I recently made what has become an annual conservation photography trip to Plymouth County, Massachusetts, for the Wildlands Trust, a very active land trust currently based in Duxbury.
Once a year they have me spend a day or two visiting some of the land they have helped to conserve over the years, and I am never disappointed to see what they have accomplished in this beautiful, but growing part of the state. On my recent visit, I photographed a diverse group of habitats – open fields, tidal marshes, hardwood forests, and woodland ponds.
What I like about local land trusts like Wildlands Trust is that they successfully conserve open space in primarily non-confrontational ways. Most local land trust projects involve conserving land from willing landowners who either sell their land outright, or sell conservation easements that allow them to retain title to their land, while preventing future development. These projects are often accomplished in conjunction with local governments that want to see open space protected in their communities.
In populous states like Massachusetts, land trust projects usually involve relatively small parcels of land – a few hundred acres at most – but they are nonetheless very important as they often protect critical wildlife habitat and almost always conserve open space that has a positive effect on the quality of life for the local community. Though individual projects are small, over time they can result in contiguous blocks of conservation land that is large enough to provide habitat for healthy and viable wildlife and plant communities.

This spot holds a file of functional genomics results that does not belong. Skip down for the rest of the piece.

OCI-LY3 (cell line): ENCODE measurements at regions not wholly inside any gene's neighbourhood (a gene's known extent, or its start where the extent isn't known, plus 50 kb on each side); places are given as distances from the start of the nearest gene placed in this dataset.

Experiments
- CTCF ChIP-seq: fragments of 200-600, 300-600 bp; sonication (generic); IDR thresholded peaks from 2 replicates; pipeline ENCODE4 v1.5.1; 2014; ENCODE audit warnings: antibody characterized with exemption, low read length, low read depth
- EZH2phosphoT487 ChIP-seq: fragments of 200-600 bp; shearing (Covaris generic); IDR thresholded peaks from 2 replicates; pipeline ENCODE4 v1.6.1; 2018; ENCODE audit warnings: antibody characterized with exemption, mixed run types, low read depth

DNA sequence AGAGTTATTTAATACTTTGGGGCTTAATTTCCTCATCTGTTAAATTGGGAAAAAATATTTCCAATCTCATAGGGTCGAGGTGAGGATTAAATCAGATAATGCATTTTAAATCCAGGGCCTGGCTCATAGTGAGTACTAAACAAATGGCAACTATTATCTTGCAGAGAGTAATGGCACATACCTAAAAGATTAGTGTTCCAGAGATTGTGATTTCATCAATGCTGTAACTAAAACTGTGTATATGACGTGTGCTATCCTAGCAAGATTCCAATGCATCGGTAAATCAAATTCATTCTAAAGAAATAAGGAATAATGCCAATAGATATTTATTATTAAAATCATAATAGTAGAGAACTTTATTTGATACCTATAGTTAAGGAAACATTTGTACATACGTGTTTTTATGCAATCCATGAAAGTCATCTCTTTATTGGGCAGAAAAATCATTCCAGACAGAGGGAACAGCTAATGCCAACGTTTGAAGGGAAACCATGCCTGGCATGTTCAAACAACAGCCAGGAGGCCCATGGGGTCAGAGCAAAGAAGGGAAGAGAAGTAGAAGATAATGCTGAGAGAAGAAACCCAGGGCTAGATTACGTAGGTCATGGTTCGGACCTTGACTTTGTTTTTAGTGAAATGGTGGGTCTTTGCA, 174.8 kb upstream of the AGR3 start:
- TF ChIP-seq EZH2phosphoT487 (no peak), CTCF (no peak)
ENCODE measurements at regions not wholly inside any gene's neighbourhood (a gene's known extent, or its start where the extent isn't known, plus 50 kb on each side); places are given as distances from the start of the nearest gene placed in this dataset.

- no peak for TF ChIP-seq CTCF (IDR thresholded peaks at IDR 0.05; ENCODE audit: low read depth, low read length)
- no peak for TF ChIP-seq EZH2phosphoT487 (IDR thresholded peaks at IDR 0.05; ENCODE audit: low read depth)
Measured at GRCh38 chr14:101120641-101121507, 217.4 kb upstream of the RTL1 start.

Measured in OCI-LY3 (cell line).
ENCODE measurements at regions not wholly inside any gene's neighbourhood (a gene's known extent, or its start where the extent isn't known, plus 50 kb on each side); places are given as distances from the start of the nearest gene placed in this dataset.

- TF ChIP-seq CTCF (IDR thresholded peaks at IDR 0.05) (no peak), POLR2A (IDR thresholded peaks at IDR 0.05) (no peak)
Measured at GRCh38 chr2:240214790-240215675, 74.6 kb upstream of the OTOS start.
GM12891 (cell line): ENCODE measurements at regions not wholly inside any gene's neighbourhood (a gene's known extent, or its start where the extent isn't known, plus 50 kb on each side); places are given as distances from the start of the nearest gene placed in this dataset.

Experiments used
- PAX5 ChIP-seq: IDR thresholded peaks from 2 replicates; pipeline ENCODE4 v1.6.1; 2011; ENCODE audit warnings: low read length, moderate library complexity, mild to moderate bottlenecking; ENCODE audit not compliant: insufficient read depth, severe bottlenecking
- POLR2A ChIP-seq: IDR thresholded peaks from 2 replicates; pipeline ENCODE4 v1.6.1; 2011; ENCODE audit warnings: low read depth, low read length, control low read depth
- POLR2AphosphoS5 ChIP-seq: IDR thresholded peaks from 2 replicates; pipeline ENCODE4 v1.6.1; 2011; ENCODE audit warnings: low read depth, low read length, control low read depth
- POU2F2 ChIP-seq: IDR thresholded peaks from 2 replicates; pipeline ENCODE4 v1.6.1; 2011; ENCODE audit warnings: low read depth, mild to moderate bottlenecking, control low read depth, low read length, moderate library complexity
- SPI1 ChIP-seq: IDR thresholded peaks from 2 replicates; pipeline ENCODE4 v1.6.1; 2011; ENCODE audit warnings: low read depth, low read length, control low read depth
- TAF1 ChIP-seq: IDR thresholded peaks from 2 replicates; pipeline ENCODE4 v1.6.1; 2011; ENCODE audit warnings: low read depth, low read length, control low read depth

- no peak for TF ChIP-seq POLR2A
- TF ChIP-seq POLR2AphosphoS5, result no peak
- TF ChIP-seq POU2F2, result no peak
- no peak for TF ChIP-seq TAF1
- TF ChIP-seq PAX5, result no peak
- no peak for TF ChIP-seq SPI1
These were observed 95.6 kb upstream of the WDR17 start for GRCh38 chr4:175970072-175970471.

The Wildland Trust’s Scott MacFaden and I were surprised to see this American Chestnut in their O.W. Stewart Preserve. While these trees were wiped out in the 20th century by chestnut blight, saplings still manage to sprout and live for a few years. This one was the biggest I’ve ever seen in the woods, topping out at about 20 feet tall.
Spring was in full swing on this trip, and I encountered much more wildlife than usual in a day trip like this one. I was able to photograph three species of butterflies in a span of twenty minutes in a field in Marshfield. We also held up traffic to let a snapping turtle cross the road, and watched what could have been an episode of Wild Kingdom, as a red fox hunted down a cottontail rabbit right before our eyes. The one encounter I didn’t get to photograph happened in Brockton in the forest pictured above. What you don’t see hiding in those ferns is a white-tail deer fawn, which I didn’t see either until I almost stepped on it before it leaped up squealing and running for mom. By the time I got my heart out of my throat and my camera to my eye, it was long gone.